Mouthpiece cleanliness. Often times, students go straight from eating to playing their instruments. This results in food getting spit into their mouthpieces, where it accumulates in the cup and the shank (the long skinny part). It starts to accumulate, and rapidly turns into mold, fungus, and other science projects. This starts to then trickle into the instrument, where problems really start to occur. Mouthpieces need to be swabbed out at least bi-weekly, or anytime students see things amassing on/in the mouthpiece. This can be done by flushing the mouthpiece with warm water, and swabbing it out with a mouthpiece brush, which can be ordered from any music store for a couple bucks. (larger mouthpieces like trombone and tuba ones can use a Q-tip to get inside the shank in a pinch, though the harder bristles of the brush will be better at scraping away the junk inside) The cup can be wiped out with a damp cloth, and if there are any hard to remove chunks, the mouthpiece brush can be used here as well. A good test is taking the mouthpiece (even an old one), pointing it to a light, and looking through the cup. It should gleam with the reflection of the light if clean. Unclean mouthpieces will be drab, and may even have chunks of grossness. I always ask our students if they would want to lick a moldy piece of bread; most of them say no. However, a few mouthpieces today were even worse than that, and they put their lips on them every day!!! Here is a picture of a mouthpiece brush; when buying, ask for the type of instrument your student play, as they are not one-size-fits-all. (trumpet mouthpiece brush, trombone mouthpiece brush, etc.)
Valves. (trumpets, euphonium, tuba) Valves should be oiled whenever they start to become dry; usually this amounts to every other week or so. Going back to the mouthpieces, if food has been spit into the instrument, it often starts to accumulate in the valves. This makes them sticky and hard to move up and down quickly, affecting the playing ability of the student. If you take out a valve (start with the one nearest the mouthpiece, the first valve) you can often see a greenish-gray film of mold amassing on the silver valve casing. Also, in the holes of the valve, you may see other colors of mold accumulating. This can usually be removed by wiping the valve off with a damp cloth, running the cloth through the valve casing on the instrument as well, and lastly, through the valve holes.
Rotors. (French horn, trombones with an F attachment) These can be very tricky to get to, but need to be clean. Taking out the slide leading to the valve and using a cleaning snake is a good way to keep the rotor area clean from residue. To oil the rotors, use a synthetic rotor oil, which is different than valve oil used for the other instruments. (see picture)
Tuning Slides. Tuning slides are things that require very little maintenance, but is amongst the most important things to do for your instrument. The tuning slides need to be able to move, because it is the thing brass players use to tune themselves to the rest of the ensemble. If you can’t adjust the tuning slides, you can’t play in tune. This can be done once a month, or whenever the slides get stick and don’t want to move. Trumpet players need to keep their third valve “kick” slide in tip-top shape too, because that slide is used to tune individual notes. Tuning slide grease is available at any music store, and is very inexpensive.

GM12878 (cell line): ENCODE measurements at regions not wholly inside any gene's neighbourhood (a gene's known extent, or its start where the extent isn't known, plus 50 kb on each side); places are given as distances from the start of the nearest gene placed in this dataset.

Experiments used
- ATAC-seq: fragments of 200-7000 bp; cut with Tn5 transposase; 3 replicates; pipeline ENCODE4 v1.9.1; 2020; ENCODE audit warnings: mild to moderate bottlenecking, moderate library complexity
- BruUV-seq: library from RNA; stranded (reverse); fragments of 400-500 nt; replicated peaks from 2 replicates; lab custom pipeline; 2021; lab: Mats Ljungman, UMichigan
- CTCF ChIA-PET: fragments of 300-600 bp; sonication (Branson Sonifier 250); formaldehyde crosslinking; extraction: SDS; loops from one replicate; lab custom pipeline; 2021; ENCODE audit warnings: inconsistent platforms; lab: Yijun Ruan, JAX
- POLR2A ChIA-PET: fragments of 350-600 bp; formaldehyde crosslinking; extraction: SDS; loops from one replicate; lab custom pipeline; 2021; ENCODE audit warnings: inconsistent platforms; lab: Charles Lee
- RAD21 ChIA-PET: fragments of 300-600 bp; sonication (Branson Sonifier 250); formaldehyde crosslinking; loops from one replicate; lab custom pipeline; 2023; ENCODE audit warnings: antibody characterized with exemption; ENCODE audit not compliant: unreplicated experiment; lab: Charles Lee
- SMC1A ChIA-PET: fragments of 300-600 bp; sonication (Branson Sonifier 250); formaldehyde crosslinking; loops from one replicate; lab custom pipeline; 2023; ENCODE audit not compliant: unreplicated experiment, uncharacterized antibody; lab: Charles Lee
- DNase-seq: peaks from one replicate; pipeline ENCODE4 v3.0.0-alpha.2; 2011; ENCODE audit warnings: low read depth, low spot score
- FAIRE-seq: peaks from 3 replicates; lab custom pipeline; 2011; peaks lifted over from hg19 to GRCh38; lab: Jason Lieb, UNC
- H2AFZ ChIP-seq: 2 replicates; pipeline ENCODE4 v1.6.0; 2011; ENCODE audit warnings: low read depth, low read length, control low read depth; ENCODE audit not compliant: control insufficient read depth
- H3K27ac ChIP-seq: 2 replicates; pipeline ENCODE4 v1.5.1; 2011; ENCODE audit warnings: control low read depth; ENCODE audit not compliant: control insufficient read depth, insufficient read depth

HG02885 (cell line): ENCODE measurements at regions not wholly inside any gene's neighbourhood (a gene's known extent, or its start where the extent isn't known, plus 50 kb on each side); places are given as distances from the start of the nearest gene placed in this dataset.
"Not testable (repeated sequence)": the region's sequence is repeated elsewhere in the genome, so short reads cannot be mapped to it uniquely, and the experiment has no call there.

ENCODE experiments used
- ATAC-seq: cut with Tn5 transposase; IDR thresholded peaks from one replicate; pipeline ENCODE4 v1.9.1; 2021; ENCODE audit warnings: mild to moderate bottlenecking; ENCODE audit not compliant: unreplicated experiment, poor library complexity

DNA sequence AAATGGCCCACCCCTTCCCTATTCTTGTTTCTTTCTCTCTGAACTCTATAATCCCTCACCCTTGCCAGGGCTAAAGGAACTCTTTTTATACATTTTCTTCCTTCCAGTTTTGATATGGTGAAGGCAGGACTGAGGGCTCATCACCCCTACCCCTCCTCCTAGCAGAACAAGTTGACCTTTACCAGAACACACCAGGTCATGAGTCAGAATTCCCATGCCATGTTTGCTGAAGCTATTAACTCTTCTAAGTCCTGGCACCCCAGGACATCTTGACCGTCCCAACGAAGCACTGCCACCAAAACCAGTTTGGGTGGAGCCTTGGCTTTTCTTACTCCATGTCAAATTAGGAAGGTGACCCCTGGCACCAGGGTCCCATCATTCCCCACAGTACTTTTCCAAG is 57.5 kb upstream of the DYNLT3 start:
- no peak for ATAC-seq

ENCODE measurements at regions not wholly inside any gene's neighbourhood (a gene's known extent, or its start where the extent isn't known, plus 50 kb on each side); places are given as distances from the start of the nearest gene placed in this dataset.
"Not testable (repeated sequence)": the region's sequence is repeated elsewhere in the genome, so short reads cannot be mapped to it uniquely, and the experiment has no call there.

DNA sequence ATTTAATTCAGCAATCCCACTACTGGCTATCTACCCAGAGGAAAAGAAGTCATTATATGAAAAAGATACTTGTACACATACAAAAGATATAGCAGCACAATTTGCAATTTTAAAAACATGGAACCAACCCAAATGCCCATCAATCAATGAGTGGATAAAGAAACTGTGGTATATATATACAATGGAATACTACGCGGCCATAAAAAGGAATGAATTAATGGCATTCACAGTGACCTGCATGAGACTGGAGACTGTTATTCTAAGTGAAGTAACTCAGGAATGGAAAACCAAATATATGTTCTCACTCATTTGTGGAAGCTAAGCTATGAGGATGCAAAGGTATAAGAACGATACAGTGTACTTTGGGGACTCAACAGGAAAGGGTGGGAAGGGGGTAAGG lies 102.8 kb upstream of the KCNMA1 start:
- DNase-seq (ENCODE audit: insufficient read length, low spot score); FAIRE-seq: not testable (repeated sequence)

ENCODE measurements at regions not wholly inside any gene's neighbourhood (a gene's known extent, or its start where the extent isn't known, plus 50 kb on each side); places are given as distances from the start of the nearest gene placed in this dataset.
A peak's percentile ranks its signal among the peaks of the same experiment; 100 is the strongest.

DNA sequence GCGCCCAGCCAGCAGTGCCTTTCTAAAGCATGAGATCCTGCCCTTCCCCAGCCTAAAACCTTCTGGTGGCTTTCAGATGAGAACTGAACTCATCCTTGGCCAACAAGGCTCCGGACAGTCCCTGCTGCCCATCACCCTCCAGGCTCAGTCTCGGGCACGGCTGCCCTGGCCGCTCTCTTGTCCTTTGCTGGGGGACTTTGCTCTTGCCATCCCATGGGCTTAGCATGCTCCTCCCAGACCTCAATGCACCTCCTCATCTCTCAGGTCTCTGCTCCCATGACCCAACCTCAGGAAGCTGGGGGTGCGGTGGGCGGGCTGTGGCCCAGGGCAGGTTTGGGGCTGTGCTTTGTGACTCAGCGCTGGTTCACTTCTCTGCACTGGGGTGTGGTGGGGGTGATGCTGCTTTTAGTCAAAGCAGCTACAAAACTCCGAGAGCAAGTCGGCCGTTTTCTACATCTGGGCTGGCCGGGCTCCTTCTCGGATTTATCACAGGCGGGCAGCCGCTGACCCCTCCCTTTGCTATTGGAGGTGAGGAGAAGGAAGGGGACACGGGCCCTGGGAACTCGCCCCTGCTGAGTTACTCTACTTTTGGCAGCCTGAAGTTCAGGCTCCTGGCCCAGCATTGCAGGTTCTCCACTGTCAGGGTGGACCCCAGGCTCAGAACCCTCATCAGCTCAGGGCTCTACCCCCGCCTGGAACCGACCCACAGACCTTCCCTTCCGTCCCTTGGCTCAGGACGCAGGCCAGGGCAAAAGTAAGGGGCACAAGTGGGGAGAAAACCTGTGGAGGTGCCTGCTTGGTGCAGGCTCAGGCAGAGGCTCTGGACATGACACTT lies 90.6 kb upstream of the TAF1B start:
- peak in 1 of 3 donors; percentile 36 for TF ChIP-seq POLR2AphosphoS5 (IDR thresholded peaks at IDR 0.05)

Trombone slides. The trombone slide is one of the least cared for parts of any instrument in the band family. This needs to be well lubricated at all times to enable it to be able to move freely and easily. Students also need to be careful not to knock the slide on anything, because the slide metal is very thin and can be dented quite easily. To properly grease the slide, take a damp cloth and wipe away old grease, mold, etc. Then, use a proper slide product (I recommend the Yamaha trombone slide lubricant, pictured here). Lastly, use a spray bottle to moisten the slide with water. This spray bottle should be used every time a student plays the trombone; if done in this way, you only need to re-grease the slide every week or so.
About twice per year (maybe once a year if you really take care of your instrument), your instrument needs to be fully cleaned. A great way to do this at home is giving your horn a bath. Fill your bathtub with lukewarm water; take all the slides and valves out, and put them all in the water for 15-20 minutes. (take care you do not mix up the valves!!!) After they soak, run the cleaning snake and mouthpiece brush through everything to get the gunk out…you may see some colorful water. Before putting the horn back together, grease all the tuning slides, and oil all the valves and rotors. Trombones, use your slide lubricant and take care of the slide. Your horn will work like new!
If you would like the professionals to do this for you, you can send it in and they will clean it with a special ultrasonic machine, getting it spic and span in no time. They will also take care of greasing and oiling everything for you.
Where to order materials:
Oswego High School works with two music stores in the area, and either of them will be able to get you what you need. If you call them, they will deliver anything you order right to the school; you don’t even need to leave the house!!!
Just to recap…
All Brass: mouthpiece brush, cleaning snake, tuning slide grease.
Trumpets, euphoniums, tuba: valve oil
French horns: rotor oil
Trombones: slide lubricant
4411 Fox Valley Center Drive
Aurora, IL 60504
Quinlan and Fabish
291 Montgomery Rd
Montgomery, IL 60538